Five books

7 deep, dark coming-of-age stories

First love, self-discovery and newfound freedom have inspired plenty of coming-of-age novels. But in these seven books, our young heroes face some darker rights of passage...

 

The Girls

Emma Cline

For a teenage girl to explore the world around her is no unusual thing. But what young Evie finds just a few miles from her house in sunny sixties California is entirely out of the ordinary. Neglected by her mother, forgotten by her friends, Evie seeks a new crowd and a new scene. When she stumbles across The Girls - a group of glamorous, bohemian beauties - that's just what she finds. However, in the heady days of peace and love, The Girls signal quite the opposite, and soon Evie is taken in and lead astray.

 

Nina is Not OK

Shappi Khorsandi

Nina has always liked a drink or two. She’s seventeen years old, after all. But Nina drinks more than her friends, often until she blacks out. When her step-dad tries to move the family to Germany, Nina insists she can take care of herself at home. Instead she drinks more and more, until she wakes up after the mother of all blackouts. This time, she knows something bad happened, and decides it's time to tackle her drink problem. But the road is a rocky one, as she struggles to navigate the pitfalls of drink, family, drugs, sex and social media.

 

The Secret History

Donna Tartt

This year marks the twenty-fifth anniversary of Donna Tartt’s now-classic debut novel about a group of six close friends at a prestigious New England university. We learn at the start that one of the six, Bunny, has been murdered, after stumbling across a truth that poses a threat to a much richer, more privileged member of the group. But it’s not as simple as all that. As the lies and mysteries unravel in this claustrophobic college environment, loyalties are tested, promises broken and lives changed forever.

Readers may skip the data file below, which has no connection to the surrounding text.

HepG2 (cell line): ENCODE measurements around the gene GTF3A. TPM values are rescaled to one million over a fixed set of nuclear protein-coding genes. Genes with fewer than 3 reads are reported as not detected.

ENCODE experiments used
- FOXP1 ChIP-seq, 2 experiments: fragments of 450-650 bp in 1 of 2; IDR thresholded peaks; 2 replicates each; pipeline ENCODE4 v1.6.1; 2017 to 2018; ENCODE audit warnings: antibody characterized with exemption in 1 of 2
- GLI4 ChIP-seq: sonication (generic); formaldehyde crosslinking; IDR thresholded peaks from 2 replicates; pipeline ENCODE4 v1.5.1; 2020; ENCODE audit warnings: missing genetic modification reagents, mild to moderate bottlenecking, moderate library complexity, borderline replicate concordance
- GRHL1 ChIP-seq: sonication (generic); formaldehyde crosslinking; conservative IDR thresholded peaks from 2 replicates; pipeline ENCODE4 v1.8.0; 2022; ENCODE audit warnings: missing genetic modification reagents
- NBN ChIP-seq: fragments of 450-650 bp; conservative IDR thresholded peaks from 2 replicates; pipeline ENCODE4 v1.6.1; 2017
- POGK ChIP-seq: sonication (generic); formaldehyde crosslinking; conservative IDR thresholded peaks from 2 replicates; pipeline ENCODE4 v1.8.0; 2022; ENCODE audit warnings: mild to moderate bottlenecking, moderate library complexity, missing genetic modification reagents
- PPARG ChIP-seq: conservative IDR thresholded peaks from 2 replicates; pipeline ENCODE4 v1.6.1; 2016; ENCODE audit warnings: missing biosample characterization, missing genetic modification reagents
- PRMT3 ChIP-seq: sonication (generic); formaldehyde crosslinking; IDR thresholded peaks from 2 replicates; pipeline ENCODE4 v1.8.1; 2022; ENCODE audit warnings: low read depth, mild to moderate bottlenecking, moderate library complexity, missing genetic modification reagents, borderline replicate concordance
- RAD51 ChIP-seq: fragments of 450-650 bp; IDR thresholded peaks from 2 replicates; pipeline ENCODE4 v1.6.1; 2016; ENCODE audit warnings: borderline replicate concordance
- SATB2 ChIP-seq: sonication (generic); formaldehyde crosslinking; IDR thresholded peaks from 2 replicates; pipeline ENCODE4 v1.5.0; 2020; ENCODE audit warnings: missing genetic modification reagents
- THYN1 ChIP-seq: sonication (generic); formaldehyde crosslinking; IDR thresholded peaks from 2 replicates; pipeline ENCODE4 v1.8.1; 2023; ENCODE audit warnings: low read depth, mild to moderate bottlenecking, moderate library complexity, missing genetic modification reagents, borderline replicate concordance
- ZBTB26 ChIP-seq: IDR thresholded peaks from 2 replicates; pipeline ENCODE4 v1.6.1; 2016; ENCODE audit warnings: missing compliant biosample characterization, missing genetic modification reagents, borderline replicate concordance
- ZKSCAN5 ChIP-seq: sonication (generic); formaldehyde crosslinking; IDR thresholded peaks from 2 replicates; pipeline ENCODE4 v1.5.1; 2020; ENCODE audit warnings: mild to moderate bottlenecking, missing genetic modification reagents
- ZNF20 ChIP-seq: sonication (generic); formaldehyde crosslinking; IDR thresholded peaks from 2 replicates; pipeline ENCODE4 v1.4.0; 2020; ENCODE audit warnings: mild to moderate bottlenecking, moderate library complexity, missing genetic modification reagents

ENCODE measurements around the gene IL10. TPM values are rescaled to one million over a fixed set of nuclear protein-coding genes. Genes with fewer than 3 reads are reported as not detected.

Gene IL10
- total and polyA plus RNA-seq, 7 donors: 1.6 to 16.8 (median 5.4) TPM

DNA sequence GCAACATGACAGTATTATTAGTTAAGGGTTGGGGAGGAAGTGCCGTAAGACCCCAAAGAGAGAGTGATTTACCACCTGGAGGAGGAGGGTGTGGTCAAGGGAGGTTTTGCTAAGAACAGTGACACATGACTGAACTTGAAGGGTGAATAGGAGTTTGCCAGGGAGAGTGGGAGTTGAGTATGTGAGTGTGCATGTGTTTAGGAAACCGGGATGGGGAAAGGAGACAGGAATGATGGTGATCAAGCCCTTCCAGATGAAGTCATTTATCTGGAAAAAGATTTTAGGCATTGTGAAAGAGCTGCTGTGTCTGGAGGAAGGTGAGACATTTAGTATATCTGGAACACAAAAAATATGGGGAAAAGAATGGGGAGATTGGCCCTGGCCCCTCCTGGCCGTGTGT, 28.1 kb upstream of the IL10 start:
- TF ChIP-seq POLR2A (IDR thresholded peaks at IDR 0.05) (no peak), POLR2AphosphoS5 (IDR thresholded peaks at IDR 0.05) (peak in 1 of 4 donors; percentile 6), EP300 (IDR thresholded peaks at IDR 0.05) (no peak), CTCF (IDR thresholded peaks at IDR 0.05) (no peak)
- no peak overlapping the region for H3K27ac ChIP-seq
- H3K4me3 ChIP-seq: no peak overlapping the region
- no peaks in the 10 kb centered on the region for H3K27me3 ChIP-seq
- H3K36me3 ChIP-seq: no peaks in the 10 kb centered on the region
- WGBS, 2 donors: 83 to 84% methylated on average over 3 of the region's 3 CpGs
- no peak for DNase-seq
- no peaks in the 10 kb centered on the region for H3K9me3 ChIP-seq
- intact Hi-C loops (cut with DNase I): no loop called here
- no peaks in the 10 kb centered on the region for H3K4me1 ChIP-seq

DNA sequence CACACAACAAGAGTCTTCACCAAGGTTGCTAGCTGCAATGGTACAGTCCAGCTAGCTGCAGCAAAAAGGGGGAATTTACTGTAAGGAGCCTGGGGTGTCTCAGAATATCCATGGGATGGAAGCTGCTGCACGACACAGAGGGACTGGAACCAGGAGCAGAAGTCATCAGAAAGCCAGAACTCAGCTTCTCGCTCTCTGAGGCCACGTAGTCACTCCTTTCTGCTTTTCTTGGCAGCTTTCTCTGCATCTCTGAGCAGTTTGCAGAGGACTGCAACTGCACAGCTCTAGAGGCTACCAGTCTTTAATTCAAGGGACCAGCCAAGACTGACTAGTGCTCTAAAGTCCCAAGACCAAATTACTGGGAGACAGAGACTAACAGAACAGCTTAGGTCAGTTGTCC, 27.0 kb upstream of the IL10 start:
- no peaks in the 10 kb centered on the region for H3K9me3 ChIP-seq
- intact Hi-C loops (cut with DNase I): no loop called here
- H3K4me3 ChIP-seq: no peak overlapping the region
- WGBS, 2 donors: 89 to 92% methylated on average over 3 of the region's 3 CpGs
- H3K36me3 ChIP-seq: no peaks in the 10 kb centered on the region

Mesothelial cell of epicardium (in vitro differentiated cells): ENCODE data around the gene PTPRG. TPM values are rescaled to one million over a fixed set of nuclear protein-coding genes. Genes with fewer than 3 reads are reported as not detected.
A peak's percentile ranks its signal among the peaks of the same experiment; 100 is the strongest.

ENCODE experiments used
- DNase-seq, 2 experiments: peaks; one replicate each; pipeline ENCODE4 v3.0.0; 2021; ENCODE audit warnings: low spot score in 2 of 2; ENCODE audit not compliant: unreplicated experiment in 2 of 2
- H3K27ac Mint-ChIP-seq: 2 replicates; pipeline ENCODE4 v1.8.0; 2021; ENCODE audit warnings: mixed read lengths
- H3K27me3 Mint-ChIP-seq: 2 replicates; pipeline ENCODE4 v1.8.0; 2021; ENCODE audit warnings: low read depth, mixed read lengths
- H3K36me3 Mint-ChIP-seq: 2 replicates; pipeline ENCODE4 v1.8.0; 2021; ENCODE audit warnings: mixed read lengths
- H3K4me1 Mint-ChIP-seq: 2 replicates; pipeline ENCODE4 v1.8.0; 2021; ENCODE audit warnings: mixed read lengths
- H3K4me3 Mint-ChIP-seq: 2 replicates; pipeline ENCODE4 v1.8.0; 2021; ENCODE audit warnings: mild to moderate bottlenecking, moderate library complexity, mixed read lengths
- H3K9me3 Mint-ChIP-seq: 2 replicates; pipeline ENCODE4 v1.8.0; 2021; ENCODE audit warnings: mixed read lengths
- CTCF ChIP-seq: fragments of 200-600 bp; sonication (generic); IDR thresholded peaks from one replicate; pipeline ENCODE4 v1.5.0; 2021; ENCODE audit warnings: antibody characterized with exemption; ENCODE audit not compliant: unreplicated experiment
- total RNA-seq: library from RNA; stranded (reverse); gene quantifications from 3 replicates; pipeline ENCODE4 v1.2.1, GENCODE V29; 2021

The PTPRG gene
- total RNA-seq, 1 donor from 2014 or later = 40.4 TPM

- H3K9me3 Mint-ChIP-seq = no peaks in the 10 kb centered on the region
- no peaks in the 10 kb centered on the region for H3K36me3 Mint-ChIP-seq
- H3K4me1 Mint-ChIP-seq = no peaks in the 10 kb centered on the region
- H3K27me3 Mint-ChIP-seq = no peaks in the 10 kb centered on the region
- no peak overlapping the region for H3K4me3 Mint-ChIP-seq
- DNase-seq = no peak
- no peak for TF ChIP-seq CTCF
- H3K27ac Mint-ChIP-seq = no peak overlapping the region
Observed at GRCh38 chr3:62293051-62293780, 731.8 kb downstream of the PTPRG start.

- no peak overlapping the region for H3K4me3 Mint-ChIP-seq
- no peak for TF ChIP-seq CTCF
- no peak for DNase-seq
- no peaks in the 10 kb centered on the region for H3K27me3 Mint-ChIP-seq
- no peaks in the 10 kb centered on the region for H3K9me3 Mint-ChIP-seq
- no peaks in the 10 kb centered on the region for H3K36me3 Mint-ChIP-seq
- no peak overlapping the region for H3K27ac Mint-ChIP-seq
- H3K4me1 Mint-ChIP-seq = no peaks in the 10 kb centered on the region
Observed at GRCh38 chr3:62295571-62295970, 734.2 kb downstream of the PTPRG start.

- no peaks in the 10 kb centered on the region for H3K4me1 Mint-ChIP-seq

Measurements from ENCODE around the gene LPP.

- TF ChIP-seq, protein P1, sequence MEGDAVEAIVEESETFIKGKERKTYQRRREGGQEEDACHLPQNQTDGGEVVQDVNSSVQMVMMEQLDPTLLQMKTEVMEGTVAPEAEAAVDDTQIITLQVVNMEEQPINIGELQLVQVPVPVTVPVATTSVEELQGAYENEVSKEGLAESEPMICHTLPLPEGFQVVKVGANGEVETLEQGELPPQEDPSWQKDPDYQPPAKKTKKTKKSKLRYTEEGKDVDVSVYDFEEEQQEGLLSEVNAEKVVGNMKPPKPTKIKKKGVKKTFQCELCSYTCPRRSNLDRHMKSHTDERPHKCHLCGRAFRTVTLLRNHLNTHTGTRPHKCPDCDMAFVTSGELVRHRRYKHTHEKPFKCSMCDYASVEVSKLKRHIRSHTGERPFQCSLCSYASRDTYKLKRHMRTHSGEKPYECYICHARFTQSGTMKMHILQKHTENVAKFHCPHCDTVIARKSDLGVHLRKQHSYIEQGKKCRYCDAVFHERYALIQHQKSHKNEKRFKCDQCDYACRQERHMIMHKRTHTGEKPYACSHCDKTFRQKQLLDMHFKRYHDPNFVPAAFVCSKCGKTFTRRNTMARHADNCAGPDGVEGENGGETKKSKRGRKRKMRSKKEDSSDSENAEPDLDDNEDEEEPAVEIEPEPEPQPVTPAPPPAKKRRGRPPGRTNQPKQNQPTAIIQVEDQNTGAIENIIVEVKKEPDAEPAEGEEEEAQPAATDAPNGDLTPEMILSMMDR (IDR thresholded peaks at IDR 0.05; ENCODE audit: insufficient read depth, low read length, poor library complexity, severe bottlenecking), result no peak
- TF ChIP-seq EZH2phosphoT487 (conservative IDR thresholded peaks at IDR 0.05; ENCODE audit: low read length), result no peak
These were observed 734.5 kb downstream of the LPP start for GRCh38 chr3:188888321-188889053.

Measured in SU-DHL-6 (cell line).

My Name is Leon

Kit de Waal

Jake loves his brother Leon unconditionally, and he’s not quite sure why the grown-ups are struggling to understand. But Leon is black and Jake is white, and they’re growing up in 1980s Birmingham, in the midst of race riots, protests, police violence and poverty. When their mother is unable to take care of them they go into foster care, they find some much-needed stability… but it’s not long before the social workers arrange to have Jake adopted permanently, leaving Leon behind.

 

Oranges Are Not the Only Fruit

Jeanette Winterson

Jeanette Winterson pulls no punches in her semi-autobiographical tale of a northern girl (called Jeanette) as she grows into an independent spirit in a strictly Pentecostal home. This is more than just a few teenage fights – Jeanette’s philosophies on life take shape before our eyes. And they’re in complete opposition to those of her family. Eventually, she until she reaches her limit and attempts to flee. She is bright, sensitive and a lesbian – everything her mother cannot abide. And yet, as we know, Jeanette goes on to flourish.

 

The Fault in Our Stars

John Green

Of all the titles on this list to deal with tragedy and adversity, this one has to be up there for the sheer gravity of its plot. Hazel and Gus are teenagers, both with cancer, both reluctantly attending a peer-support group in their hometown. Over time they begin to fall in love, but we know from the start that Hazel's diagnosis is terminal. With what time they have, Hazel and Gus embark upon a journey to meet the author of a novel that has inspired them both through dark times.

 

Atonement

Ian McEwan

Atonement is a dark and twisted tale of three lives torn apart and rebuilt again by a monstrous world war and a thirteen-year-old girl. Briony is too young to understand the passionate moment she walks in on one day, but her innocent misunderstanding - and the allegations that follow - change her sister’s life forever. Cecilia and Robbie are separated by Briony’s claims and give up their dreams to serve in the war. As Briony matures, the enormity of her mistake begins to dawn on her, and she spends the rest of her life trying to atone for its impact.

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